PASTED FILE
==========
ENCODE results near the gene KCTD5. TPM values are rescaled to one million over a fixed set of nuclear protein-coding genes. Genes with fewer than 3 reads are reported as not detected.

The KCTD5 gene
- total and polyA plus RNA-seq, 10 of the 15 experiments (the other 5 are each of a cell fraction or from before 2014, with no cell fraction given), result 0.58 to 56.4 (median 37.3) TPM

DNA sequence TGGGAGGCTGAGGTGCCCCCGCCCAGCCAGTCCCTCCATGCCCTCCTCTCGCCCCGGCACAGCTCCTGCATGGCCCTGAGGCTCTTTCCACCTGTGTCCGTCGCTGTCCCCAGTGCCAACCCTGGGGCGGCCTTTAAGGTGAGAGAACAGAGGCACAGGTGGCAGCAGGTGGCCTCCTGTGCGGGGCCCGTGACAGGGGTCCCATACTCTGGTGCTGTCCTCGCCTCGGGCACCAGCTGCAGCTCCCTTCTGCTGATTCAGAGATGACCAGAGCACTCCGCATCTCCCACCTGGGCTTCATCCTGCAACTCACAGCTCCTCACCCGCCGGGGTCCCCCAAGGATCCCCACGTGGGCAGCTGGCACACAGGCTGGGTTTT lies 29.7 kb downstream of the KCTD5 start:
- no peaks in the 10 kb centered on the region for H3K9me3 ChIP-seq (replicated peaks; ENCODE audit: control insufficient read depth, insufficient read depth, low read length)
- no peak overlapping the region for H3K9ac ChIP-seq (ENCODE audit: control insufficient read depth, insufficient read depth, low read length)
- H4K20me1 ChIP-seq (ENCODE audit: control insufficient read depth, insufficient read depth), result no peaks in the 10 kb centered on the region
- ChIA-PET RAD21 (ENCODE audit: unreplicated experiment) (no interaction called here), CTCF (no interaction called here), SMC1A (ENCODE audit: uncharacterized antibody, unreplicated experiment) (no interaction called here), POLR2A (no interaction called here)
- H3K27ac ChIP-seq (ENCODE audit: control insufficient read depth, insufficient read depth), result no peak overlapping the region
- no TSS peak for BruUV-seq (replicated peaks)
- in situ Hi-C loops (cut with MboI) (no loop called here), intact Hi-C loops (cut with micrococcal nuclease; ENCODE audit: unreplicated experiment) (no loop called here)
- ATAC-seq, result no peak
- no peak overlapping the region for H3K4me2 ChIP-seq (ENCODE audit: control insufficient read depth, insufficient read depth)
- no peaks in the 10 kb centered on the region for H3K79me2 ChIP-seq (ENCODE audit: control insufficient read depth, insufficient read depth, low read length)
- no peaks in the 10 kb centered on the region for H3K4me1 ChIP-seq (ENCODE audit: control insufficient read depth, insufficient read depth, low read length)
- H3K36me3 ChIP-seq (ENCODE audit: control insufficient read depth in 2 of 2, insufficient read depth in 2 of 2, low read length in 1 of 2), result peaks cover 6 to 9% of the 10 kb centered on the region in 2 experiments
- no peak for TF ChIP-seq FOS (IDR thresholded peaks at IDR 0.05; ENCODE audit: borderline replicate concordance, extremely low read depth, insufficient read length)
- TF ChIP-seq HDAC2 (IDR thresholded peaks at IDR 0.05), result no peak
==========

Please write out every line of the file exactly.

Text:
ENCODE results near the gene KCTD5. TPM values are rescaled to one million over a fixed set of nuclear protein-coding genes. Genes with fewer than 3 reads are reported as not detected.

The KCTD5 gene
- total and polyA plus RNA-seq, 10 of the 15 experiments (the other 5 are each of a cell fraction or from before 2014, with no cell fraction given), result 0.58 to 56.4 (median 37.3) TPM

DNA sequence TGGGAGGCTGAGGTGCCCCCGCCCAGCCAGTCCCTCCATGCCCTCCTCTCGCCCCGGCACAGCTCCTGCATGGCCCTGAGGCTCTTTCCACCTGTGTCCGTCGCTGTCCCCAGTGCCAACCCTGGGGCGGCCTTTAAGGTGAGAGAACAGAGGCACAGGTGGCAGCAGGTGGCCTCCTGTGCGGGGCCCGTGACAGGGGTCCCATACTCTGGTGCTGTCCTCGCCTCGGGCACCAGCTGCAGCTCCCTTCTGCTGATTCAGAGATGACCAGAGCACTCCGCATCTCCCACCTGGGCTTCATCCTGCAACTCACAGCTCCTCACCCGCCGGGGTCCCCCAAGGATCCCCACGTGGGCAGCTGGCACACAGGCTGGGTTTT lies 29.7 kb downstream of the KCTD5 start:
- no peaks in the 10 kb centered on the region for H3K9me3 ChIP-seq (replicated peaks; ENCODE audit: control insufficient read depth, insufficient read depth, low read length)
- no peak overlapping the region for H3K9ac ChIP-seq (ENCODE audit: control insufficient read depth, insufficient read depth, low read length)
- H4K20me1 ChIP-seq (ENCODE audit: control insufficient read depth, insufficient read depth), result no peaks in the 10 kb centered on the region
- ChIA-PET RAD21 (ENCODE audit: unreplicated experiment) (no interaction called here), CTCF (no interaction called here), SMC1A (ENCODE audit: uncharacterized antibody, unreplicated experiment) (no interaction called here), POLR2A (no interaction called here)
- H3K27ac ChIP-seq (ENCODE audit: control insufficient read depth, insufficient read depth), result no peak overlapping the region
- no TSS peak for BruUV-seq (replicated peaks)
- in situ Hi-C loops (cut with MboI) (no loop called here), intact Hi-C loops (cut with micrococcal nuclease; ENCODE audit: unreplicated experiment) (no loop called here)
- ATAC-seq, result no peak
- no peak overlapping the region for H3K4me2 ChIP-seq (ENCODE audit: control insufficient read depth, insufficient read depth)
- no peaks in the 10 kb centered on the region for H3K79me2 ChIP-seq (ENCODE audit: control insufficient read depth, insufficient read depth, low read length)
- no peaks in the 10 kb centered on the region for H3K4me1 ChIP-seq (ENCODE audit: control insufficient read depth, insufficient read depth, low read length)
- H3K36me3 ChIP-seq (ENCODE audit: control insufficient read depth in 2 of 2, insufficient read depth in 2 of 2, low read length in 1 of 2), result peaks cover 6 to 9% of the 10 kb centered on the region in 2 experiments
- no peak for TF ChIP-seq FOS (IDR thresholded peaks at IDR 0.05; ENCODE audit: borderline replicate concordance, extremely low read depth, insufficient read length)
- TF ChIP-seq HDAC2 (IDR thresholded peaks at IDR 0.05), result no peak